It's breakfast the next day, and Camogli is buzzing. Volunteer carpenters are pounding and painting at the beach, pipe cutters and metal workers at the harbor docks are finishing off a great steel platform where the Sunday fish fry will take place in a brand new, gas-fired kettle twelve feet wide and a yard deep. Street venders are setting up along the beach promenade. But it is nightfall that everyone is waiting for, when the procesione, the sacred procession of San Fortunato begins.

Street venders have set booths along the scant promenade between the town and the beach, and customers line up 20 deep at the bakeries to buy Camogli's famous focaccia, the thin yeast bread covered with tangy goat cheese, grilled eggplant, squash blossoms or plain olive oil. A few tread a half mile up craggy mountain steps to the Church of San Rocco, which holds its own festa in the summer blessing the local dogs for their fidelity. Others pass by the Sanctuary of the Forest that houses hundreds of ex voto paintings, offered by the survivors of ships lost at sea.

By nightfall, around 9 o'clock the procesione, the sacred procession in honor of San Fortunato, begins. Penitential processions form the heart of nearly all Italian feast days. They are at once Catholic and pagan, constructed on the remnants of Roman, or even pre-Roman, rituals of propitiation to the gods, much as medieval churches were often constructed from the walls and columns of Roman temples. In Camogli, the procession honors San Fortunato, in hope that he will induce good fortune from both the land and the sea. The music from the town band drifts in from the narrow canyon like streets. Behind the band a stout middle age man appears, his feet stepping to the rhythm of the music. A fifteen-foot cross with a ceramic Christ sways above him, and Dan points out that the bottom of the cross is balanced in a leather pouch harnessed to the man's back.

Dan: "This is a type of self flagellation. Right now they're changing, these are outstanding members of the community. They're changing the weight, and they can only carry it so long, and afterwards they give out and they change it to the next potential bearer that is right behind him, and they're doing it right now right in front of us."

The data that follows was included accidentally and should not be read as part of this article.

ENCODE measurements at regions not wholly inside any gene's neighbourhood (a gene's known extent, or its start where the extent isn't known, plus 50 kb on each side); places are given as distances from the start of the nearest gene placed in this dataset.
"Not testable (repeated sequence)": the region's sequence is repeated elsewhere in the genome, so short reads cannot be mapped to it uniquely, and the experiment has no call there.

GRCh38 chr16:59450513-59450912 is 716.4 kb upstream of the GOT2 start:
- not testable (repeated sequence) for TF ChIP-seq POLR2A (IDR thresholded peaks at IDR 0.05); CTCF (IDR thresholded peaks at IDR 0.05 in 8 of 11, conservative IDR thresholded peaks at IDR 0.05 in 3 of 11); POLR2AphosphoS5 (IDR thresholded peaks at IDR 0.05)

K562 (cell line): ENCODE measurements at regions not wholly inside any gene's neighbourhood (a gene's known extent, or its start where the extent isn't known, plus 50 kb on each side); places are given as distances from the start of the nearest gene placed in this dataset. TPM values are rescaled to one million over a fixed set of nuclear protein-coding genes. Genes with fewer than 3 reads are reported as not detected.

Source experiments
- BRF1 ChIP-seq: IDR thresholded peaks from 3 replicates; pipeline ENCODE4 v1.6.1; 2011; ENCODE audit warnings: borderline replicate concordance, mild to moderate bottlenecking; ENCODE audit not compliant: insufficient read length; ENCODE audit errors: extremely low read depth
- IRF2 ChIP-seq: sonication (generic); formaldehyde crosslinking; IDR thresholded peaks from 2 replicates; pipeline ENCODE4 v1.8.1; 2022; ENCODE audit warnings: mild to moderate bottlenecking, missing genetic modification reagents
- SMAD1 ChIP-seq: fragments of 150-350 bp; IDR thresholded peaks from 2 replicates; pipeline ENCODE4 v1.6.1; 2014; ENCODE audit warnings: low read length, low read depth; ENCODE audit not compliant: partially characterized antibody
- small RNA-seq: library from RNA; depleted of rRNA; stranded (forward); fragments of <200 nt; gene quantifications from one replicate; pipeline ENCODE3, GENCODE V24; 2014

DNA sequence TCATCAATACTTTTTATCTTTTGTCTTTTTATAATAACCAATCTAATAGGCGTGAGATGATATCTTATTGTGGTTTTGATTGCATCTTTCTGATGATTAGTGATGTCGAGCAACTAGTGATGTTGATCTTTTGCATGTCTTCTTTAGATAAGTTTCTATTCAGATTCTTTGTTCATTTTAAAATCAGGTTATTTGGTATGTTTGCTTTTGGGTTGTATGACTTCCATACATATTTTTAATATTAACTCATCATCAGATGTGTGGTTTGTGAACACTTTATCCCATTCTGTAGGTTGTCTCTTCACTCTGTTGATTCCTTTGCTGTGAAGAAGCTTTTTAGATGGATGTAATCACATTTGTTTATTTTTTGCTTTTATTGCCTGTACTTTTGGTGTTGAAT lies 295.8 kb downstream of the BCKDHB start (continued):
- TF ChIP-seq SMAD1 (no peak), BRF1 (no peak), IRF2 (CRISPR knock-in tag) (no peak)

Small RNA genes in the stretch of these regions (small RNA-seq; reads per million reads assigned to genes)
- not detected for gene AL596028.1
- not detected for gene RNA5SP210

Each bearer can only move a few yards with the cross because of its weight-upwards of 800 pounds.
Dan: "Perfectly balanced. It's got to be perfectly balanced. This giant crucifix of Jesus here. If it's not perfectly balanced and they don't maintain that balance, it'll crash to the ground, which will be the ultimate embarrassment in this person's life."
Guilt. Penitence. Exuberance. All fold together as darkness falls, the hubbub subsides and a coordinated music and fireworks show begins. The entire village of 7,000 people and another 5,000 visitors pack the Via Garibaldi overlooking the beach as sky and sea shimmer with a fireworks show that even the French visitors later admitted was grander, subtler, more awesome than anything they had seen in Paris on Bastille Day. For over an hour, 12,000 people stand nearly silent, transfixed by the music and the spectacle, lost in a trance, until at last the entire five-story campanile of Santa Maria Assunta glows scarlet, as though consumed by flames. A fireball shoots down a fuse line from the top of Medieval basilica to the first of the two beach structures, the observatory, setting it aflame.
Local: "Now watch. It'll travel from that observatory, down the fire wire into our Nautilus and ignite our bon fire here."
And then, as the purifying flames begin to consume the two structures, and release the year's accumulated guilt, a final fire wire ignites and rises toward the campanile, signaling the final fireworks shower over the bay, illuminating the full structure of the church.